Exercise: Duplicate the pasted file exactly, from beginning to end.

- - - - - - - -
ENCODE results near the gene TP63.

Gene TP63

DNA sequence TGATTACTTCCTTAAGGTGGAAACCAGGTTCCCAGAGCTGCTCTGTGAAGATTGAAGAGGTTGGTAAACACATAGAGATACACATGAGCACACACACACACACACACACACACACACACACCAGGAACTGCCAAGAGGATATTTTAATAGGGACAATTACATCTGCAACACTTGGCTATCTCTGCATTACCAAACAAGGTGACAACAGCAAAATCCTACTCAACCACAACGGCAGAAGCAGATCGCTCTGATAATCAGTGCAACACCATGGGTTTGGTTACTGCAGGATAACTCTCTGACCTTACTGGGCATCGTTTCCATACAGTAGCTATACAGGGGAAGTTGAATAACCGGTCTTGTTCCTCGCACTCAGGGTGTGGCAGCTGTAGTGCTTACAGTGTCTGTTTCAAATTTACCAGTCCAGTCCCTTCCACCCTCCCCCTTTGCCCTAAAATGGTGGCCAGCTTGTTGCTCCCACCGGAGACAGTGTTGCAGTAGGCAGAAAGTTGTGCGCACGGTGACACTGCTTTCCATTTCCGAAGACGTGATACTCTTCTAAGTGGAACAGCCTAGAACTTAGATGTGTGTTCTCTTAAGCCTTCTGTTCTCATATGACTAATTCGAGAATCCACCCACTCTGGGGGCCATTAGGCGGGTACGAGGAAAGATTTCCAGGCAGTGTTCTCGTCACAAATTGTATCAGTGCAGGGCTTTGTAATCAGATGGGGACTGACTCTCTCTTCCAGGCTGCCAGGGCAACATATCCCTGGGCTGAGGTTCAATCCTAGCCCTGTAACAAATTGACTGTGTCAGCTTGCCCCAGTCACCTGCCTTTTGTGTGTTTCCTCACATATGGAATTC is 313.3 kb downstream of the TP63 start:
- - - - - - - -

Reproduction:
ENCODE results near the gene TP63.

Gene TP63

DNA sequence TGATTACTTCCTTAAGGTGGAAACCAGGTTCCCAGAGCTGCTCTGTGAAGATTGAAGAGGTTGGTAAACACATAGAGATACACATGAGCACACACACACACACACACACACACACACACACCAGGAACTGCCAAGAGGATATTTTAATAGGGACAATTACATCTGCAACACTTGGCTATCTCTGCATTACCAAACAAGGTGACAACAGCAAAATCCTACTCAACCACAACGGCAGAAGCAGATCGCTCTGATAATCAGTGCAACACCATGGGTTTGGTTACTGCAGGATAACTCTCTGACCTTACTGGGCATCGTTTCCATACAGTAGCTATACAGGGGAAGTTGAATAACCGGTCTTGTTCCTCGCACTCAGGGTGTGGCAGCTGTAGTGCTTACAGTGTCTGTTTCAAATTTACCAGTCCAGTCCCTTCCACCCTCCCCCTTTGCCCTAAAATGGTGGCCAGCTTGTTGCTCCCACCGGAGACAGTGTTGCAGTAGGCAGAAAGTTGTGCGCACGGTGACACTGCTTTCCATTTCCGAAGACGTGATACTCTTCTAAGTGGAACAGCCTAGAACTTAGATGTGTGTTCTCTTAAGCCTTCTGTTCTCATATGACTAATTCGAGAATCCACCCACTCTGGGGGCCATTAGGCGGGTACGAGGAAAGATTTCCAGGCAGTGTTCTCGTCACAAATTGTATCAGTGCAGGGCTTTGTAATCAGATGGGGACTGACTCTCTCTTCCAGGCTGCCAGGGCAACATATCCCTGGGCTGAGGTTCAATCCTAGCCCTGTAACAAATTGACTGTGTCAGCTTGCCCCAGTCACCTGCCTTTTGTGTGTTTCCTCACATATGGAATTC is 313.3 kb downstream of the TP63 start: